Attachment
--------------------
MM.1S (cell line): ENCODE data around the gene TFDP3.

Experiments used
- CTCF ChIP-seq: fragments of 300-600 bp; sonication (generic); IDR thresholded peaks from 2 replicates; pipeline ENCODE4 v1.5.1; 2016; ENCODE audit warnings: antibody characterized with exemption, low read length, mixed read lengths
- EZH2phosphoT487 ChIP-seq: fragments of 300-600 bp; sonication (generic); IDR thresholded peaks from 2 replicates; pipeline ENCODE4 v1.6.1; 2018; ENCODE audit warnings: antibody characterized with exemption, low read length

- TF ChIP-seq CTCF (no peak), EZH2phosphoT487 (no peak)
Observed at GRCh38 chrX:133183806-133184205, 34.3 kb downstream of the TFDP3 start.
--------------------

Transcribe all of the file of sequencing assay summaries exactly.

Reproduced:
MM.1S (cell line): ENCODE data around the gene TFDP3.

Experiments used
- CTCF ChIP-seq: fragments of 300-600 bp; sonication (generic); IDR thresholded peaks from 2 replicates; pipeline ENCODE4 v1.5.1; 2016; ENCODE audit warnings: antibody characterized with exemption, low read length, mixed read lengths
- EZH2phosphoT487 ChIP-seq: fragments of 300-600 bp; sonication (generic); IDR thresholded peaks from 2 replicates; pipeline ENCODE4 v1.6.1; 2018; ENCODE audit warnings: antibody characterized with exemption, low read length

- TF ChIP-seq CTCF (no peak), EZH2phosphoT487 (no peak)
Observed at GRCh38 chrX:133183806-133184205, 34.3 kb downstream of the TFDP3 start.